Given that district energy networks are costly and require high levels of investments, having a clear and reliable business model is key for securing political and financial interest and attaining a return on investment.
From setting strategic objectives and coordinating stakeholders, to defining the correct value proposition that will attract customers and guarantee a revenue stream, district energy operators and owners need to have a clear vision for their business. In other words, a rational of how the network creates, delivers and captures value for the customers, by combating energy poverty with affordable heating and cooling; for the company, with a stable revenue flow; and for the environment, by improving energy efficiency.
During this online meeting the peculiarities of business models in district energy were discussed. Also, the differences between private vs. publically owned companies and public-private partnerships are explored. The full presentation is 1h 33min 00s long, divided into three presentations with a concluding Q/A discussion.
1. Reliable business models for international funding
The European Energy Efficiency Fund (eeef) is presented. It is a public-private partnership that aims to counteract climate change through market-based financing in the EU. Investments are made in energy efficiency, renewable energy, and clean urban transport. An overview is provided regarding objectives, sponsors, structure of investments and funding, eligibility criteria, typical projects, and support in the investment setup process. Also, typical DHC project risks and mitigants are listed, and an example of a business model is described: a biomass combined heat and power plant.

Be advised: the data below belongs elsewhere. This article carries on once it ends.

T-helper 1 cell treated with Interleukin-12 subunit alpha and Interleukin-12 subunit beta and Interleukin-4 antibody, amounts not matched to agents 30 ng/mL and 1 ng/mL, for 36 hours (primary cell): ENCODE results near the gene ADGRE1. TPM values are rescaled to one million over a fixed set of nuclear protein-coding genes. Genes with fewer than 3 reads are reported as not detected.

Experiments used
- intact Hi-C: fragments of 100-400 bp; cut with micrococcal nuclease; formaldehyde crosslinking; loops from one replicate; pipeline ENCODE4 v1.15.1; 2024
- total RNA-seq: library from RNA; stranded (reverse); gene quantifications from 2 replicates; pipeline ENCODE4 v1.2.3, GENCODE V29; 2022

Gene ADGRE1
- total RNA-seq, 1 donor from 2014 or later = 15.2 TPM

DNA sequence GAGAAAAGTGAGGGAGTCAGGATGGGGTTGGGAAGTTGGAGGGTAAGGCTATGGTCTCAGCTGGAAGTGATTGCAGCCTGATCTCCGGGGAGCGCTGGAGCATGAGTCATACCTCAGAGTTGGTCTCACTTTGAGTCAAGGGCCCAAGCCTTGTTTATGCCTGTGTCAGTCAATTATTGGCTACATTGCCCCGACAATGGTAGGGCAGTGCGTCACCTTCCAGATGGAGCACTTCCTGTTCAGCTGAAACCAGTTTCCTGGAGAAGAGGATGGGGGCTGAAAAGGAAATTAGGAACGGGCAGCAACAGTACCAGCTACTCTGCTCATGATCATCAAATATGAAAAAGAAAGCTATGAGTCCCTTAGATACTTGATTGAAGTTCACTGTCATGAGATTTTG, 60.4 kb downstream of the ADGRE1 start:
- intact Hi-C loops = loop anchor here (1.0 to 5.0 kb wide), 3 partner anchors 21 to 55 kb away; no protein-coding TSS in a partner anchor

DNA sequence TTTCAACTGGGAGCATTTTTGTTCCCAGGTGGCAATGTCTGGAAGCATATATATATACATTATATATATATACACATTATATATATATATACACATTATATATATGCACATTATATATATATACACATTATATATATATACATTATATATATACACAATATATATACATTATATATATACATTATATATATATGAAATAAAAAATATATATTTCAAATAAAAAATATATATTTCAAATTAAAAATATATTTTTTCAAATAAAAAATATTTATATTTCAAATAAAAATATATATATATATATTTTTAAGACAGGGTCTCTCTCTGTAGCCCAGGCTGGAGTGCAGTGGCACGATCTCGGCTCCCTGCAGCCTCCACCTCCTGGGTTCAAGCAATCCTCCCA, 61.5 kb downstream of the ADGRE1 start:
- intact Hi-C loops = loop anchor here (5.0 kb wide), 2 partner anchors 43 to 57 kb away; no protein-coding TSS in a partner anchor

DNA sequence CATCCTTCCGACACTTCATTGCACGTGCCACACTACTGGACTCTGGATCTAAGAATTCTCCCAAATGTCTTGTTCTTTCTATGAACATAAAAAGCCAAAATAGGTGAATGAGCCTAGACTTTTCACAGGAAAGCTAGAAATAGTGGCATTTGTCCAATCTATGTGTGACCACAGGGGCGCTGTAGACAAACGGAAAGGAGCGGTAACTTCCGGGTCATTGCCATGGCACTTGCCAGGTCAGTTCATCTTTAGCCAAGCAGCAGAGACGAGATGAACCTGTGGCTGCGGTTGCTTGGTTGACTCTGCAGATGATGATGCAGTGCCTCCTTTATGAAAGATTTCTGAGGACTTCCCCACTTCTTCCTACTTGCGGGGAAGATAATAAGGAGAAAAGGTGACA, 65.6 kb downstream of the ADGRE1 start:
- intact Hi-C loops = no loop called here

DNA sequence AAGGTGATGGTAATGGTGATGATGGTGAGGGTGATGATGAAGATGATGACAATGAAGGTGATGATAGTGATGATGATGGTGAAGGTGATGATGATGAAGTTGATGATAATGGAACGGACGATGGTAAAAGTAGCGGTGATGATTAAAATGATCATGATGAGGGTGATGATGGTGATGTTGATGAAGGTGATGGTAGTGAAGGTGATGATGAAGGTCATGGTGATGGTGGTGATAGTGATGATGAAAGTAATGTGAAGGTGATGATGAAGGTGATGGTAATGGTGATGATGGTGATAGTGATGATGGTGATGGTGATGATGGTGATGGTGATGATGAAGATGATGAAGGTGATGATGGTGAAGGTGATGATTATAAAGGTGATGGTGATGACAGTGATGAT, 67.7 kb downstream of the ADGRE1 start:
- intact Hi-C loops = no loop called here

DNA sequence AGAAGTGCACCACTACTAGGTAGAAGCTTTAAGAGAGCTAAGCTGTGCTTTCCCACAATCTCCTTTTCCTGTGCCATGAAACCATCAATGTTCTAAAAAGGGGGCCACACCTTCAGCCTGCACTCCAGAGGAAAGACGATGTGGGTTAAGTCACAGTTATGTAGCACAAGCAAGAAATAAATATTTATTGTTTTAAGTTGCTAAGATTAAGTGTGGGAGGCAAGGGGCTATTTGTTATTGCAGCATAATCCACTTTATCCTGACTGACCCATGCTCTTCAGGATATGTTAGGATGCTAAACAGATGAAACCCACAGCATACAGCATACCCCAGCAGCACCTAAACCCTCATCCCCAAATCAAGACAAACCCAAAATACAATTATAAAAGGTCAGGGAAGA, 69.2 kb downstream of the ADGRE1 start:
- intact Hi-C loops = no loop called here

2. Urban economic development through district energy
Sergio Saiz Bombin, Energy Efficiency and Industrial Sustainability Director, Tecnalia, reperesenting the PITAGORAS project
Power point presentation by Sergio Saiz Bombin / Short cut to the video recording
The EU project PITAGORAS is described. In the project, a pilot plant was added to a DH network in an Italian city. The pilot plant uses waste heat from a local steel mill. Key success factors include Public-Private Partnership (PPP), support from the municipality, and an integrated approach, including long-term heat planning and the use of local resources. These factors allow competitive prices and a profitable business. The main barrier identified was potentially unacceptable investment payback times; however, this was overcome by incentives, funding by the EC. The solution is highly replicable, especially in other cities that are important centers of high energy intensitive industry. It is emphasized that the key is the role of the public authorities. They should consider energy infrastructure in the same way as they do with other infrastructures, i.e., not as a short-term profitable investment.
Questions from the audience:
– What is meant by an integrated approach to heat planning?
– What is the economic benefit for the industry providing heat to the heating system?
– Following the conclusions, energy infrastructure is out of the market, so why do we talk about competitive prices?
– Do the changes in concession procurement change the approach in establishing a district heating network?
– What would be the best business model for the public sector for district heating?
3. Local market places for electricity, district heating & district cooling
This talk describes the EU project Fossil free energy districts (FED), with nine partners. The project creates a local market for electricity, district heating and district cooling. The aim is to support the energy transition in EU. The presentation introduces some basic principles from the project: the roles of the producer, consumer, storage operator, retailer and flexibility supplier, a new role, and how they are connected to each other.
Questions from the audience:
– How will the integration and changed roles impact the system of district heating and cooling business models?
4. Interactive discussion
– Are there situations when district heating could be sustainable without incentives?
– Does the European Energy Efficiency Fund finance projects outside of EU?
– How many years is long-term, in the context long-term heat supply costs?